Duke files shed a different light

Team Infidel

Forum Spin Doctor

Case notes show good, bad arguments for rape allegations

By Duff Wilson and Jonathan D. Glater
New York Times

August 27, 2006

DURHAM, N.C. -- On March 21, a week after an African-American woman charged that she had been raped by three white Duke University lacrosse players, the police sergeant supervising the investigation met with the sexual-assault nurse who had examined the woman. The sergeant, Mark Gottlieb, reviewed the medical report, which said little: some swelling, no visible bruises.

But Gottlieb's case notes also recount what the nurse told him in response to his questions: that the woman appeared to be in so much pain that it took "an extended period of time" to examine her, and that the "blunt force trauma" seen in the examination "was consistent with the sexual assault that was alleged by the victim."

About a week later, Gottlieb met with Durham County District Attorney Michael Nifong to review the case. Nifong had been beseeching Duke lacrosse players to break their silence about what had happened at a team party on March 13. He turned up the pressure, telling Fox News that there was "no doubt in my mind that she was raped."

Whether the woman was in fact raped is the question at the center of a case that has become a national cause celebre. Defense lawyers have portrayed it as a national scandal--that there is only the flimsiest physical evidence of rape, that the accuser is an unstable fabricator, and that Nifong, in the middle of a re-election campaign, was summoning racial ghosts for political gain.

By disclosing pieces of evidence favorable to their clients, the defense has created an image of a case heading for the rocks. But an examination of the entire 1,850 pages of evidence gathered by the prosecution yields a more ambiguous picture. It shows that while there are weaknesses in Nifong's case, there is also evidence to support his decision to take the matter to a jury.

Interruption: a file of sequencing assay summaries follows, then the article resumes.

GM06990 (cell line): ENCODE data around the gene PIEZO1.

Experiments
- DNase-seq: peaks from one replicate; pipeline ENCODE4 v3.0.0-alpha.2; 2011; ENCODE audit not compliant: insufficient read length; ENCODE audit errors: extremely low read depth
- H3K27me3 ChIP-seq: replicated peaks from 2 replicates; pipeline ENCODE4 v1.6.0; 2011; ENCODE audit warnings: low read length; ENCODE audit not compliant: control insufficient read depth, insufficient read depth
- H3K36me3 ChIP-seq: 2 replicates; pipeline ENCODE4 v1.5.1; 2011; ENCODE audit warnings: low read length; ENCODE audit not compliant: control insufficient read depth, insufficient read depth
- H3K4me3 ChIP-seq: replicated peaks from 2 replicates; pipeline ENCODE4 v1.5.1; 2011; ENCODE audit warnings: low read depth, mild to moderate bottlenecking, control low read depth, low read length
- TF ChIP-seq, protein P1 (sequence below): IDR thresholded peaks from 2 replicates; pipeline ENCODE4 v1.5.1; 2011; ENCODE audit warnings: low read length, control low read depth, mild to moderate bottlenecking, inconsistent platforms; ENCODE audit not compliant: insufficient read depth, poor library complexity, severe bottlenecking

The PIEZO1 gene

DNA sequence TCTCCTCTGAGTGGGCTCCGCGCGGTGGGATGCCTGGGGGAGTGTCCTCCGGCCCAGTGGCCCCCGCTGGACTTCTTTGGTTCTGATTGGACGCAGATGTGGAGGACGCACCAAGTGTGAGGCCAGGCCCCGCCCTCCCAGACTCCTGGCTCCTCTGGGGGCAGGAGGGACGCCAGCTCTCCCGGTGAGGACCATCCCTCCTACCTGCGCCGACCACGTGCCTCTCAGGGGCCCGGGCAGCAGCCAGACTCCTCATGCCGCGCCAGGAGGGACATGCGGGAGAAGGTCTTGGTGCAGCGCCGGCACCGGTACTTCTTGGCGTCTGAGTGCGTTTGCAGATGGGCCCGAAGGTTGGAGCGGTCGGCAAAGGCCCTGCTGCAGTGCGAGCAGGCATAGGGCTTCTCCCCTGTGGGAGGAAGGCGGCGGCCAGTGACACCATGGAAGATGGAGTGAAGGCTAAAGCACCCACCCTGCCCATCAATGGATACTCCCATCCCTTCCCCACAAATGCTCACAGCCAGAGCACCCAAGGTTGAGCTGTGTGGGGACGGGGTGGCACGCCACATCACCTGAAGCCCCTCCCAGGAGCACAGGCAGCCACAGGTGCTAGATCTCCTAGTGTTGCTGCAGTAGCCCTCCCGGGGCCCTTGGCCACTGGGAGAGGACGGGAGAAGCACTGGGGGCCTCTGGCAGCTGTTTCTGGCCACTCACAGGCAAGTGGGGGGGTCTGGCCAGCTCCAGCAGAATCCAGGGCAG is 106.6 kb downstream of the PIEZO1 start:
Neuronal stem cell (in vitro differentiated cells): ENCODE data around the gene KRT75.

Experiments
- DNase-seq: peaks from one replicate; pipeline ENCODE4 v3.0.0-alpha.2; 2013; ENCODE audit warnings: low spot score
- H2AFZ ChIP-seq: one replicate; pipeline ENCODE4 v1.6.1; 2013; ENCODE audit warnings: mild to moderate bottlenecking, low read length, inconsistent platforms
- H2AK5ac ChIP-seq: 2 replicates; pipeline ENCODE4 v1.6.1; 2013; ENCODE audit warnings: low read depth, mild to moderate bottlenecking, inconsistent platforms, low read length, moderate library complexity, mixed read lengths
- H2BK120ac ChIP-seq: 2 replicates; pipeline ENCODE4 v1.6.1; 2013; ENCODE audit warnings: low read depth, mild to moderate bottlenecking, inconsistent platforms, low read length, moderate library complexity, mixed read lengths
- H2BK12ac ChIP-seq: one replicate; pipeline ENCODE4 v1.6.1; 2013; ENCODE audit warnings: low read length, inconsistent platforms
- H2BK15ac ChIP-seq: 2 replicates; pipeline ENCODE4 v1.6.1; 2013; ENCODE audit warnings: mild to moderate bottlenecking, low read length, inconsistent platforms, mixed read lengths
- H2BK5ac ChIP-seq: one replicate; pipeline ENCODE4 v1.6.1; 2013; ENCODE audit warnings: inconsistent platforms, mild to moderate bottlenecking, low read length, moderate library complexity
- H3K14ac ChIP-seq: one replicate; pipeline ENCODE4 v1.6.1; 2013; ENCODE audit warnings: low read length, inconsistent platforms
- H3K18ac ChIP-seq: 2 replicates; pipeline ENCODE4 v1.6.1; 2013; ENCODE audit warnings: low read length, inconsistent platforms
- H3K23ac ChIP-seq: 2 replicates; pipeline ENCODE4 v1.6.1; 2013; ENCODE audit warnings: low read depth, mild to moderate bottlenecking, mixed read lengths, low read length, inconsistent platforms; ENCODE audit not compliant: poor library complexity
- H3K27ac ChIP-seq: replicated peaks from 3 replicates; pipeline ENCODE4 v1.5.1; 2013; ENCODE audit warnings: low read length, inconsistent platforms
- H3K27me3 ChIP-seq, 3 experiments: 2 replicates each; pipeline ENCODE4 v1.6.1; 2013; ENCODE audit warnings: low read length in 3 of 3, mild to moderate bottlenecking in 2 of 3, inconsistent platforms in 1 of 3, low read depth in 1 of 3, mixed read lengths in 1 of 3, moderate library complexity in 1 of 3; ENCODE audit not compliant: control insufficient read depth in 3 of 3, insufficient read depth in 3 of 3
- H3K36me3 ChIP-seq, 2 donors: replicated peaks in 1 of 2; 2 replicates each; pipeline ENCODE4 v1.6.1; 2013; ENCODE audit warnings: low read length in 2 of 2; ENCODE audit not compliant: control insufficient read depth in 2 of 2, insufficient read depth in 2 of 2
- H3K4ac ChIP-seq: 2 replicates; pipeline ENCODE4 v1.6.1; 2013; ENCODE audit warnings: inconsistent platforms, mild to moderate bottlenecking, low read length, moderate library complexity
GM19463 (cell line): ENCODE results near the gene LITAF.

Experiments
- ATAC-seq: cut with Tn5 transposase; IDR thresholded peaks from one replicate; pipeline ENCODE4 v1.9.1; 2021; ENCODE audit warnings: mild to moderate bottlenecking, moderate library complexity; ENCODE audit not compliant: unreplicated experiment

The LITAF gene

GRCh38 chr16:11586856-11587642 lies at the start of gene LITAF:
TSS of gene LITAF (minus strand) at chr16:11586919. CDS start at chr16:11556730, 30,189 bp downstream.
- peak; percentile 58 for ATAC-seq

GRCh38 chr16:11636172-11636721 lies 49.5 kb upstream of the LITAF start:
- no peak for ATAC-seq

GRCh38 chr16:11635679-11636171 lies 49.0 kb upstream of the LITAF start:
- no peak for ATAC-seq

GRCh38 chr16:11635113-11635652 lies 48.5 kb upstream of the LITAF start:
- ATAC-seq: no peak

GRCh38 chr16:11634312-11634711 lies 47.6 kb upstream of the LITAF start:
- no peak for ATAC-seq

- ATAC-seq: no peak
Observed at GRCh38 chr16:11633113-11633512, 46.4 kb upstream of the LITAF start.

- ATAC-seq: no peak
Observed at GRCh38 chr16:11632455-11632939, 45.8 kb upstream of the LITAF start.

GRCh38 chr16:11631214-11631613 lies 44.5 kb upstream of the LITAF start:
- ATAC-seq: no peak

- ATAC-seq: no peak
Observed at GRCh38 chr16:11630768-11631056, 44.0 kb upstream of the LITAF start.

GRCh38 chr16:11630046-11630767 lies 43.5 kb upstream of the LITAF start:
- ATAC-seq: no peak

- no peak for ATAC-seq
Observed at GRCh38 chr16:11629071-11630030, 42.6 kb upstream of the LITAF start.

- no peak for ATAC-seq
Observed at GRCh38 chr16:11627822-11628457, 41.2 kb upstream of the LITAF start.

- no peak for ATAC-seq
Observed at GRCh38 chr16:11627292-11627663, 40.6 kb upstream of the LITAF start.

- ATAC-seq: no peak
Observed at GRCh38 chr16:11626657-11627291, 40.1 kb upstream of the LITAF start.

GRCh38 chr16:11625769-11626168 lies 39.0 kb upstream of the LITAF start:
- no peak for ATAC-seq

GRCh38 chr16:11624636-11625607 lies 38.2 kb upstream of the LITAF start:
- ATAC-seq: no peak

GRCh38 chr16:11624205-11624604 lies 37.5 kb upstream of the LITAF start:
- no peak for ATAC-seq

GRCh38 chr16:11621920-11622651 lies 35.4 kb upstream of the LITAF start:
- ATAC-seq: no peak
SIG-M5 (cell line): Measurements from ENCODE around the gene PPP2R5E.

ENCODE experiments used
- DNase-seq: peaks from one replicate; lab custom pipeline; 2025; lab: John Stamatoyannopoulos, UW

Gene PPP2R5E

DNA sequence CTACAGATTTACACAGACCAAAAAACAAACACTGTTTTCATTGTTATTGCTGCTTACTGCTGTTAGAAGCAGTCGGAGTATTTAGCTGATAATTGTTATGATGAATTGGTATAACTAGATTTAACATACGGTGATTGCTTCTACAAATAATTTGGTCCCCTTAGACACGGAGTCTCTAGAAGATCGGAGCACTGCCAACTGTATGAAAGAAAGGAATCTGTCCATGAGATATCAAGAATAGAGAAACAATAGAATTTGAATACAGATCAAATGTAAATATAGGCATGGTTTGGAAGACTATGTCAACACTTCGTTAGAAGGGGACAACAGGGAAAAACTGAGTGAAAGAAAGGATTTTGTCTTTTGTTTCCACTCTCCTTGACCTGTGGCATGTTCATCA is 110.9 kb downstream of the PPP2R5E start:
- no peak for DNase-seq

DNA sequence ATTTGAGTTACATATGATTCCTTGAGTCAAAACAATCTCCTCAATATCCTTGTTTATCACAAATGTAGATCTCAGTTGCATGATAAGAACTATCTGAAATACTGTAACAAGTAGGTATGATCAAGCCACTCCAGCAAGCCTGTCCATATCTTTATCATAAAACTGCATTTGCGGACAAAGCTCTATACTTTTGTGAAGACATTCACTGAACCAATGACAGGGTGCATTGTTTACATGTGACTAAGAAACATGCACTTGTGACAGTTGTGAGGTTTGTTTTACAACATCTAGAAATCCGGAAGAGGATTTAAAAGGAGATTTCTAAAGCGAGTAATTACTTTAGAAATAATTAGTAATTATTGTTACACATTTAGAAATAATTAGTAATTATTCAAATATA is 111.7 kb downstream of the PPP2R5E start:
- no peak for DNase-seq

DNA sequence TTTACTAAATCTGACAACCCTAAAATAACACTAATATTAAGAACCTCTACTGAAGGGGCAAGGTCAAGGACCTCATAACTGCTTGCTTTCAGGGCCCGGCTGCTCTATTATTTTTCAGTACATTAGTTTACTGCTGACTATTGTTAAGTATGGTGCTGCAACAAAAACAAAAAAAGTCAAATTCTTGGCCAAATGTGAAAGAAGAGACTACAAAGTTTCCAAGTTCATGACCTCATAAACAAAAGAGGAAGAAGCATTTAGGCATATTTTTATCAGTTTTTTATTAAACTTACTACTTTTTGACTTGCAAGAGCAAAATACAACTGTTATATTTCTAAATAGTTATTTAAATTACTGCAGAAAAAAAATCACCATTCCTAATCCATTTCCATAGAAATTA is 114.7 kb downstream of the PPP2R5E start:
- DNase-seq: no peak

Crucial to that portrait of the case are Gottlieb's 33 pages of typed notes and three pages of handwritten notes, which have not previously been revealed. His file was delivered to the defense July 17.

In several important areas, the full files, reviewed by the New York Times, contain evidence stronger than that highlighted by the defense:

- Defense lawyers have argued that the written medical reports do not support the charge of rape. But in addition to the nurse's oral description of injuries consistent with the allegation, Gottlieb writes that the accuser appeared to be in extreme pain when he interviewed her 2 1/2 days after the incident, and that signs of bruises emerged then as well.

- The defense has argued that the accuser, who had been hired to perform as an exotic dancer, gave many divergent versions of what happened, and she did give differing accounts of who did what at the party. But the files show that aside from two brief early conversations with the police, she gave largely consistent accounts of being raped by three men in a bathroom.

- As recounted in one investigator's notes, one of the indicted players does not match the accuser's initial physical descriptions of her attackers: She said all three were chubby or heavyset, but one is tall and skinny. In Gottlieb's version of the same conversation, however, her descriptions closely correspond to the defendants'.

At the same time, the files underscore the major problems with the district attorney's case:

- There is no DNA evidence directly linking the suspects to the accuser.

- One suspect, Reade Seligmann, has what appears to be a powerful alibi, based on a cell phone log and other records that show he left the party early.

- Finally, no one has corroborated the rape charge made by the woman.

Gottlieb's notes are drawing scrutiny from the defense both because they appear to strengthen Nifong's case and because they were turned over only recently--after the defense had made much of the weaknesses in the earlier evidence.

The files cannot settle any arguments about the case but they add rich detail to the narrative of what happened that night.